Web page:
Government tax revenue from transferring, leasing and selling property increased 60 percent in 2010 over the previous year, according to figures from the Ministry of Land Management, Urban Planning, and Construction.
An increase in activity in the property sector had generated growing revenues, Ministry spokeswoman Nun Pheany claimed yesterday.
“We hope tax revenue will gradually increase in 2011 due to people’s confidence in today’s economic stability, which will allow them to expand their property businesses such as transferring, leasing, and selling property,” she said.
The figures show that US$19.51 million, or 78 billion riel, was collected in 2010, an increase on $12.16 million in 2009.
Sung Bonna, president of the National Valuers Association of Cambodia, said he agreed with the ministry that property transactions were on the upswing.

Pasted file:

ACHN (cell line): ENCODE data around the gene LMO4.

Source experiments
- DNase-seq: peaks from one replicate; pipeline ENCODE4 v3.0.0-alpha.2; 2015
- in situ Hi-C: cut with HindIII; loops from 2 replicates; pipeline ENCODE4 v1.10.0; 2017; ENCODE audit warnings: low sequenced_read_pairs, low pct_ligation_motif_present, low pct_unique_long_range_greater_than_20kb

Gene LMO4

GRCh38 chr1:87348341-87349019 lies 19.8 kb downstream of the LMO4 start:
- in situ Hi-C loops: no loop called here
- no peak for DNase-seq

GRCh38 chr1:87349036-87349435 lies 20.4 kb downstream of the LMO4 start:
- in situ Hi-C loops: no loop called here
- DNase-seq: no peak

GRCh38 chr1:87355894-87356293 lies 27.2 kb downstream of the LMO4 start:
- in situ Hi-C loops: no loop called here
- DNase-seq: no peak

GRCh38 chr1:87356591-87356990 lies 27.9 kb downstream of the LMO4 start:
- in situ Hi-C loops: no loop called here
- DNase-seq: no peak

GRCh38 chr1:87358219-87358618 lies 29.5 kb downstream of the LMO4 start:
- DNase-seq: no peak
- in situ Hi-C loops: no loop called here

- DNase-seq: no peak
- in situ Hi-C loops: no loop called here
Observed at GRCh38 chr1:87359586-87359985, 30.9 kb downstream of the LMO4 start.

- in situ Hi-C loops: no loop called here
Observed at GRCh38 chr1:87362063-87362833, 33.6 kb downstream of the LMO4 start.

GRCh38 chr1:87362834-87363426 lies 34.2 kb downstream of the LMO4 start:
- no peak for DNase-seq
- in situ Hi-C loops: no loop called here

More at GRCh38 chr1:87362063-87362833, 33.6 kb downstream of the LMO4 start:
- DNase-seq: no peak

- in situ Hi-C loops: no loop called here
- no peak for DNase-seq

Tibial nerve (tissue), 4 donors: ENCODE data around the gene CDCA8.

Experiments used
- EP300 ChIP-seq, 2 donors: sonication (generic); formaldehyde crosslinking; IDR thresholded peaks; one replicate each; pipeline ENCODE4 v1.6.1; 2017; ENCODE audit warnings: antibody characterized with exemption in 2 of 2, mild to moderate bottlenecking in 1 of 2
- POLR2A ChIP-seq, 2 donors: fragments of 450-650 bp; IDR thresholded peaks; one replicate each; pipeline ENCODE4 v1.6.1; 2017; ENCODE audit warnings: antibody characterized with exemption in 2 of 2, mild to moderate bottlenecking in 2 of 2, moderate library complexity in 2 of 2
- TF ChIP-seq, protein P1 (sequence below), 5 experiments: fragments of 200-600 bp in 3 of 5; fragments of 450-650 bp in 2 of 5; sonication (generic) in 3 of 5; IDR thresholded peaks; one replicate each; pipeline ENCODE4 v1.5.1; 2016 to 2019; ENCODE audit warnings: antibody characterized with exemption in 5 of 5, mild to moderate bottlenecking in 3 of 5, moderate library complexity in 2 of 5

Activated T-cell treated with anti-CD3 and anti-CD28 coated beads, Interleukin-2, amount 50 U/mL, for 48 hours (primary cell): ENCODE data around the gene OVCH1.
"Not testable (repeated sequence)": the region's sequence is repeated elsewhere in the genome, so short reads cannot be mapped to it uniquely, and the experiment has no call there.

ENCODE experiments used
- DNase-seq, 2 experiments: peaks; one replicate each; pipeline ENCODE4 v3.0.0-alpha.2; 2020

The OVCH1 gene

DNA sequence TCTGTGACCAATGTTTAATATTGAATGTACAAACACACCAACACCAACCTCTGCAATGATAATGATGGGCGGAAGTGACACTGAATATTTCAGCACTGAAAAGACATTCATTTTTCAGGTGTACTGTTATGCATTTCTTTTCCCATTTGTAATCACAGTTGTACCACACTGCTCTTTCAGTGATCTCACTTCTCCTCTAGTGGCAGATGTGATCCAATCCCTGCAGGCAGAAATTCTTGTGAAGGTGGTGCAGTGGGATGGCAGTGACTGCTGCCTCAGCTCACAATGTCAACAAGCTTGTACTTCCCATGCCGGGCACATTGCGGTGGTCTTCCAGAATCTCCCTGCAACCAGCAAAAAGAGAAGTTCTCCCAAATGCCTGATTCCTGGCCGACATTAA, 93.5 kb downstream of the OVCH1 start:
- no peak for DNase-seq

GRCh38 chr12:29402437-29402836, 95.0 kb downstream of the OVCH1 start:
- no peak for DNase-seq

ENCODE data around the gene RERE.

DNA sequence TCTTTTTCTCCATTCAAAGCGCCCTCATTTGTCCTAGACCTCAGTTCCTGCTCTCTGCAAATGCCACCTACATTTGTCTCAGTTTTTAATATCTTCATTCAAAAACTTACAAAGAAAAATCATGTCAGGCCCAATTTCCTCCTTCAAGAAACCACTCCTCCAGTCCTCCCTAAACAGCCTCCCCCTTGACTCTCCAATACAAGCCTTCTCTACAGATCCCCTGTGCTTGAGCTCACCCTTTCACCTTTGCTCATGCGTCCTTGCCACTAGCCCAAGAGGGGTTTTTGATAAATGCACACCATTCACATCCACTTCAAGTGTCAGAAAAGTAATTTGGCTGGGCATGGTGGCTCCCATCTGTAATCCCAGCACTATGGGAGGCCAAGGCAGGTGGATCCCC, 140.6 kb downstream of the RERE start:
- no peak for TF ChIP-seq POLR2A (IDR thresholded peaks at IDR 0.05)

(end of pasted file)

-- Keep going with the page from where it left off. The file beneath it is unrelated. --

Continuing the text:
Further agricultural development would likely create more activity in the property sector through increased buying and selling in 2011, he said.
“We are seeing growth in property business actively starting from January, and this is a positive sign indicating that our property business is recovering,” said Sung Bonna.
Many claim the Cambodian property sector has been slow to recover from the global financial crisis.
Cheng Keng, director of Phnom Penh-based property company CPL, said lingering declines in values of property offered opportunities for Cambodians to purchase and lease property – as prices had hit bottom.
“Now is a good time for Cambodian people to invest in the property business,” he said, adding this may increase property prices.
Property prices have not returned to pre-crisis levels, according to the National Valuers Association.